Last week was deadly for media workers in Afghanistan, with two killed by a roadside bomb and two killed by Covid-19, which continues to spread among the country’s journalists. Media workers must be protected from both violence and the pandemic, says a concerned Reporters Without Borders (RSF).
“We call for a thorough investigation so that those responsible for this attack are identified, located and brought to justice,” said Reza Moini, the head of RSF’s Iran-Afghanistan desk. “The government’s disengagement from the fight against violence against journalists and impunity for press freedom’s predators must end at once.”
Islamic State has claimed responsibility for bombings and attacks that have killed a total of 15 journalists and media workers in Afghanistan since 2015, and some branches of the Taliban sometimes carry out attacks against the media in Islamic State’s name.
“One of the consequences of the peace accord that the United States signed with the Taliban on 29 February has been to reduce the number of bombings targeting the media, compared with previous years. But violence against journalists has not declined,” RSF said.
It added that RSF is aware of at least 27 cases of threats, attacks and other forms of aggressive behaviour towards media personnel since 1 January.
In the meantime, according to the information gathered by RSF, at least 70 Afghan journalists have been infected by Covid-19 since the end of March, when the virus was officially declared to have reached the country. This means that Afghanistan’s journalists have been hit harder by the coronavirus pandemic than any other media community in the world.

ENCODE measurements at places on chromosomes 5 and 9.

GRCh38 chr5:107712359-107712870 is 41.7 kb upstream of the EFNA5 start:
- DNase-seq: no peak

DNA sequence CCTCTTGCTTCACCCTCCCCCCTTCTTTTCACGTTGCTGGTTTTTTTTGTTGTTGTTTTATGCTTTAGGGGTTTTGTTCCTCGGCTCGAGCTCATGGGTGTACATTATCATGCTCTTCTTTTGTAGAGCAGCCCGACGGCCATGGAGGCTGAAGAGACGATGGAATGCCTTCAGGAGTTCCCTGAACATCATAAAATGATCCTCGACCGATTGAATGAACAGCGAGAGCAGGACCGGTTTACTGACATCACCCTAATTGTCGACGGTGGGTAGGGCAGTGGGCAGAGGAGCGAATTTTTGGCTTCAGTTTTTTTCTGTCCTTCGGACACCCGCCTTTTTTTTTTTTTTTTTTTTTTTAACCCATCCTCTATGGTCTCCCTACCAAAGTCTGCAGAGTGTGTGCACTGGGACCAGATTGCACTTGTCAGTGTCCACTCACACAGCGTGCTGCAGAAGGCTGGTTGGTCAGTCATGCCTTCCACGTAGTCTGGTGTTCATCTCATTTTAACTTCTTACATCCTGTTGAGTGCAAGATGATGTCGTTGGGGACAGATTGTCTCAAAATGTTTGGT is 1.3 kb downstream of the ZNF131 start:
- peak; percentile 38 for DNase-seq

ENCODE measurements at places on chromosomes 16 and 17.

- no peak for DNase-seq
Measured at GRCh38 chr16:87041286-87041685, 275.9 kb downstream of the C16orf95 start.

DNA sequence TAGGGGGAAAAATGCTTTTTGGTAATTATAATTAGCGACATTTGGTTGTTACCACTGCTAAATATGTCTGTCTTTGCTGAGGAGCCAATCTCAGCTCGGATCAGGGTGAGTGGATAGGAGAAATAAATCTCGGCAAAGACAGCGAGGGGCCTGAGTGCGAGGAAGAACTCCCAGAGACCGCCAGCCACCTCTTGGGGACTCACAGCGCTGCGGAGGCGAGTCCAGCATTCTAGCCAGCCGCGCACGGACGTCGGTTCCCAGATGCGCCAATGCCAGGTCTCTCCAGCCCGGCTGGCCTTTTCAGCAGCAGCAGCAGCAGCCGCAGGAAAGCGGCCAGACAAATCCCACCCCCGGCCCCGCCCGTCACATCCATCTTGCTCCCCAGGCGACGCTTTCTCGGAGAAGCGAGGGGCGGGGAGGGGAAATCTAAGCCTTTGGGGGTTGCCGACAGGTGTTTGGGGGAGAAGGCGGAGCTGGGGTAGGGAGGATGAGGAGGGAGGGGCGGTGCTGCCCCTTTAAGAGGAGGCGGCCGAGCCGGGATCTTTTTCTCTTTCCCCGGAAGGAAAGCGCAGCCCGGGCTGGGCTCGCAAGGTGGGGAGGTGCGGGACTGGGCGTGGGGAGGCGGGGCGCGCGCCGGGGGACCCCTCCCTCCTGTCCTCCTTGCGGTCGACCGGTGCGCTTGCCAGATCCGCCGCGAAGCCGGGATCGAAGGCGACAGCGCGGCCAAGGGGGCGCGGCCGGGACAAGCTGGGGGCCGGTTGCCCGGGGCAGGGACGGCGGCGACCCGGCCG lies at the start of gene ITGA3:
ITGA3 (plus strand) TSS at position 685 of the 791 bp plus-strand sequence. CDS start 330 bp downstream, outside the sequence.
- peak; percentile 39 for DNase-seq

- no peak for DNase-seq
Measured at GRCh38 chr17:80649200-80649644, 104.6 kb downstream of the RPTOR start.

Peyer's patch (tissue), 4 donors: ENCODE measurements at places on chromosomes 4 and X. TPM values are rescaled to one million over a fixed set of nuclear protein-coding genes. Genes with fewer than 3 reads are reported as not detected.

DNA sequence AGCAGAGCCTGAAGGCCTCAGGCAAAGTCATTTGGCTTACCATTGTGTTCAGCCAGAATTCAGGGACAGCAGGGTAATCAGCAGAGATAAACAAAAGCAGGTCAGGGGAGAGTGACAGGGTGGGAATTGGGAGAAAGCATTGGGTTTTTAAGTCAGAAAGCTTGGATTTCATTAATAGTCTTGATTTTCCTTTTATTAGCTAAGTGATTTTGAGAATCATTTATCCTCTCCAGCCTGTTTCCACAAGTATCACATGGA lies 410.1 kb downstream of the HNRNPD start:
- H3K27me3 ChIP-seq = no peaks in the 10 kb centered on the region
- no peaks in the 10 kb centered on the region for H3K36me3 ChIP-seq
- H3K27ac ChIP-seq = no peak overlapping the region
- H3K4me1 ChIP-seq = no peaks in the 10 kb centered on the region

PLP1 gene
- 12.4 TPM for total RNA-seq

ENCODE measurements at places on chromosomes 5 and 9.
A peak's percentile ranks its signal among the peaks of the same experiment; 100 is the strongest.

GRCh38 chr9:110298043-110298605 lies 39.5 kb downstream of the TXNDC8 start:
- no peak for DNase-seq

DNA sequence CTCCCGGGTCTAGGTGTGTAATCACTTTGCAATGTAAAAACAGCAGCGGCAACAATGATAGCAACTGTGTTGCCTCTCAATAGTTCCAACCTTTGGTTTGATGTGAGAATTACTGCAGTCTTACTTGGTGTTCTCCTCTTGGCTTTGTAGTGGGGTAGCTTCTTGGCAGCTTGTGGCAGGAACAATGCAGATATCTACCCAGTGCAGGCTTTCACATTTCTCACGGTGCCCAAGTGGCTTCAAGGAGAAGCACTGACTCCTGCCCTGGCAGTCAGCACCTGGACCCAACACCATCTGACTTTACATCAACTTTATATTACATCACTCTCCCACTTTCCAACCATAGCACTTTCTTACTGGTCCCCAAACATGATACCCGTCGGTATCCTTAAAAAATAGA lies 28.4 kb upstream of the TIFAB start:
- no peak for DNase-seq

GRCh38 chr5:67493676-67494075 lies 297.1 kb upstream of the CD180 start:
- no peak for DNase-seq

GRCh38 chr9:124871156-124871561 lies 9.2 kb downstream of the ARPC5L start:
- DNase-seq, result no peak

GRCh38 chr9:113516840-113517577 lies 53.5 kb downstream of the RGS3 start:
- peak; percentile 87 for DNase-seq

Soliman Yousefi, a driver with privately-owned Ariana News, and Nassir Ahamad Sapi, a reporter for the national RTA TV channel in Nangarhar province, died this week from Covid-19. Meanwhile, nearly 50 journalists in the Kabul region who are infected with the virus say they are not being treated properly, either for lack of money or lack of medical supplies.
RSF’s Reza Moini added: “Afghanistan’s journalists are exposed to a range of evils, and practicing their profession is becoming more and more dangerous. Such a dramatic increase in the number falling victim to bombings or afflicted by disease is unacceptable. The government, media and union organizations are all partly responsible and must do everything possible to protect journalists.”
In a press release on 2 April, RSF published recommendations for protecting journalists against the spread of Covid-19.
Afghanistan is ranked 122nd out of 180 countries and territories in RSF’s 2020 World Press Freedom Index.